The most ancient and persistent objection to God’s existence is the problem of evil. How can a loving, powerful God allow so much evil and suffering in the world? Believers and nonbelievers alike must wrestle with this difficult question. Nonbelievers struggle with the atheist conclusion that morality is an illusory and ungrounded evolutionary artifact, in which case there may be no basis to complain about the unfairness of suffering, and believers battle with the apparent contradiction between God’s goodness and the suffering in the world.
Freedom in the Universe
As we grapple with the question of evil, we must first recognize that humans cause much of it. Humans, not God, murder, torture, defame, persecute and rape. Because humans have free will, they can do terrible and immoral things. But free will is essential if humans are to relate meaningfully to God. For humans to truly love God, they must be free to choose or reject that love. For God to stop all evil in the world, our freedom would have to be removed, and with it our capacity to truly love God. God cannot give us free will while at the same time restraining us from evil acts.
It is more difficult, however, to understand why a loving God would allow suffering from natural disasters or diseases. The Rev. John Polkinghorne refers to these as a consequence of physical evil. These cause incredible destruction and pain, but are not linked to human agency. As Dr. Francis Collins writes, “Science reveals that the universe, our own planet, and life itself are engaged in an evolutionary process.” The mechanisms that God used to create humans — like the misspelling of a gene during cell replication — can also produce pain and suffering — if that misspelling leads to cancer. Likewise, the same forces that produced a life-sustaining planet including the laws of physics, chemistry, weather and tectonics, can also produce natural disasters. As with the free will of humans, God cannot constantly intervene in these areas without disrupting the inherent freedom of his creation and disrupting his consistent sustaining of all the matter and energy in the universe. Without this consistency, science would be impossible, and moral choices would be subverted. If God blocked the consequences of human moral choices, like committing murder, and natural events, like tsunamis, every time they led to evil results, then moral responsibility would disappear and the natural world would become incoherent.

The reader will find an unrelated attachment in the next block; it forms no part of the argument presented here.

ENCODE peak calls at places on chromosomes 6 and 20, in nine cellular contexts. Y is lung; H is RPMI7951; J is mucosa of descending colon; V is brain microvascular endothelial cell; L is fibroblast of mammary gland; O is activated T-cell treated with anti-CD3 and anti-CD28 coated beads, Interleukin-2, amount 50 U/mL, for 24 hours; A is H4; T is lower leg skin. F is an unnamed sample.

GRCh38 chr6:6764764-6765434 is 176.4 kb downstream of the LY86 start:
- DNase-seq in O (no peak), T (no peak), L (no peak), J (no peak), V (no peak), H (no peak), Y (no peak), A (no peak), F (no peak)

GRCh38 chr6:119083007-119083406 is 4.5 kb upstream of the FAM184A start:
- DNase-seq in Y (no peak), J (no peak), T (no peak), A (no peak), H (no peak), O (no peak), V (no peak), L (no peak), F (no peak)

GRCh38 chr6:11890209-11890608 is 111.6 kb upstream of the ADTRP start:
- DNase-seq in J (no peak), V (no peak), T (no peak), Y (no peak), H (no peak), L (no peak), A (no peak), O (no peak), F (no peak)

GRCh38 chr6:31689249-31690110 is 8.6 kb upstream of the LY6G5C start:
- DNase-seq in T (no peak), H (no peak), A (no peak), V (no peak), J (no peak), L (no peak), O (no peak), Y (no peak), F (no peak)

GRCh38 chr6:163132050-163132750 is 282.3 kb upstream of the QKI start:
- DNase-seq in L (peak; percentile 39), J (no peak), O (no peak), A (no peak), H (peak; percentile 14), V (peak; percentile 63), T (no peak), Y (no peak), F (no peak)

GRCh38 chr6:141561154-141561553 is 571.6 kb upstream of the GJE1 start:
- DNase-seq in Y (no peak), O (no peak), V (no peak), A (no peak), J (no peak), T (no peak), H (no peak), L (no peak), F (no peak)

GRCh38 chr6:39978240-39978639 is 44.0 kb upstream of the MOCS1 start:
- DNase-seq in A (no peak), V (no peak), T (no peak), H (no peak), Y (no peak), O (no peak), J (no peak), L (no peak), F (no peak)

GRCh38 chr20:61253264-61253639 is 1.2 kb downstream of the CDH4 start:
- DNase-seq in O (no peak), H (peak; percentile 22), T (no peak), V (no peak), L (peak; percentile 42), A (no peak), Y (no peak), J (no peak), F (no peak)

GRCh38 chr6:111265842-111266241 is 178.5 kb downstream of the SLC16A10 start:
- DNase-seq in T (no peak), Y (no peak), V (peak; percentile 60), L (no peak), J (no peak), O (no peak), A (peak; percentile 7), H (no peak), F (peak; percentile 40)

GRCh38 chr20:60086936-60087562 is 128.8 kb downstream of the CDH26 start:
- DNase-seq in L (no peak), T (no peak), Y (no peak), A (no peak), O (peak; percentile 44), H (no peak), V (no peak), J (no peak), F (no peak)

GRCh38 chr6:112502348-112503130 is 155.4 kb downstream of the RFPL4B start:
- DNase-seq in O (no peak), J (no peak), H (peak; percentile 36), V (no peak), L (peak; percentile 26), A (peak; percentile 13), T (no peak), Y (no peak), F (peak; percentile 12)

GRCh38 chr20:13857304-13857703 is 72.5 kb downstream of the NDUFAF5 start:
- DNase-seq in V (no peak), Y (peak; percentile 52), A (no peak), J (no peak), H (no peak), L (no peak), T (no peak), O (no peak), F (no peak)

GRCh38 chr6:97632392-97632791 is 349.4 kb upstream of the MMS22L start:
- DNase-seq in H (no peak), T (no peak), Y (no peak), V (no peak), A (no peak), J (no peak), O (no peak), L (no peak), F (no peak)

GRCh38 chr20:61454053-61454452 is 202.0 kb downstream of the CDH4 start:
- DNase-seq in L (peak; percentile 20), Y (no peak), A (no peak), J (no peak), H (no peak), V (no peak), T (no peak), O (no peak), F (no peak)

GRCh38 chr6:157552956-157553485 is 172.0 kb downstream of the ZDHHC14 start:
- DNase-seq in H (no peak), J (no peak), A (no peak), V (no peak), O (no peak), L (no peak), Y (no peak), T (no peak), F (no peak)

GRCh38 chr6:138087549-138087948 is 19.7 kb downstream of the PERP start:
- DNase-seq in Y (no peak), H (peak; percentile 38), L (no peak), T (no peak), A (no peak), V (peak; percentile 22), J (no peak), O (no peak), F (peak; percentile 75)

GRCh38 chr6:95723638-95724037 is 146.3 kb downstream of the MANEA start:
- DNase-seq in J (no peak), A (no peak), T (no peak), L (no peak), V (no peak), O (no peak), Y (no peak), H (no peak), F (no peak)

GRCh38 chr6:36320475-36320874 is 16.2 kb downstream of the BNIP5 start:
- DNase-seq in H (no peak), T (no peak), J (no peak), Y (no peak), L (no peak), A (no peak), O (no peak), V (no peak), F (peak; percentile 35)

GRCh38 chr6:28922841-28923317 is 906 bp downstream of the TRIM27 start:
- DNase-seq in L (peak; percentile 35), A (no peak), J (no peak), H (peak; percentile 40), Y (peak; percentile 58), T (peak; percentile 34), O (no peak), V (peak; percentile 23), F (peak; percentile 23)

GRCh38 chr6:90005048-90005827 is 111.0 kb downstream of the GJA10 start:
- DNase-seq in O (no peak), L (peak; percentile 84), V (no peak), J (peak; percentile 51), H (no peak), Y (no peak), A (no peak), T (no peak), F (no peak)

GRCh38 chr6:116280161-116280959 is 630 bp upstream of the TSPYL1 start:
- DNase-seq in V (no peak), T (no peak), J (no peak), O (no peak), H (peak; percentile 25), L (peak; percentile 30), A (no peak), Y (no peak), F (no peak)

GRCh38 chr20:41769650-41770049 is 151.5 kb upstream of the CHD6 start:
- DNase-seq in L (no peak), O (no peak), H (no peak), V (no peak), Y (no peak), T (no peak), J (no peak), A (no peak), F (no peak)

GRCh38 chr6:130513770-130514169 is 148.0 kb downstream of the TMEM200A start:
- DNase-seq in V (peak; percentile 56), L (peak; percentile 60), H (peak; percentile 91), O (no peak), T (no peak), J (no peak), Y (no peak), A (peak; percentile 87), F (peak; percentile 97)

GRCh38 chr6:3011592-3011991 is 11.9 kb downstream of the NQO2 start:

Although evil challenges the existence of a good and loving creator, complaints about the unfairness of evil can also be interpreted as support for God existence. If there are no external standards of morality, what is the basis for moral claims? Why can we say that torturing children is wrong?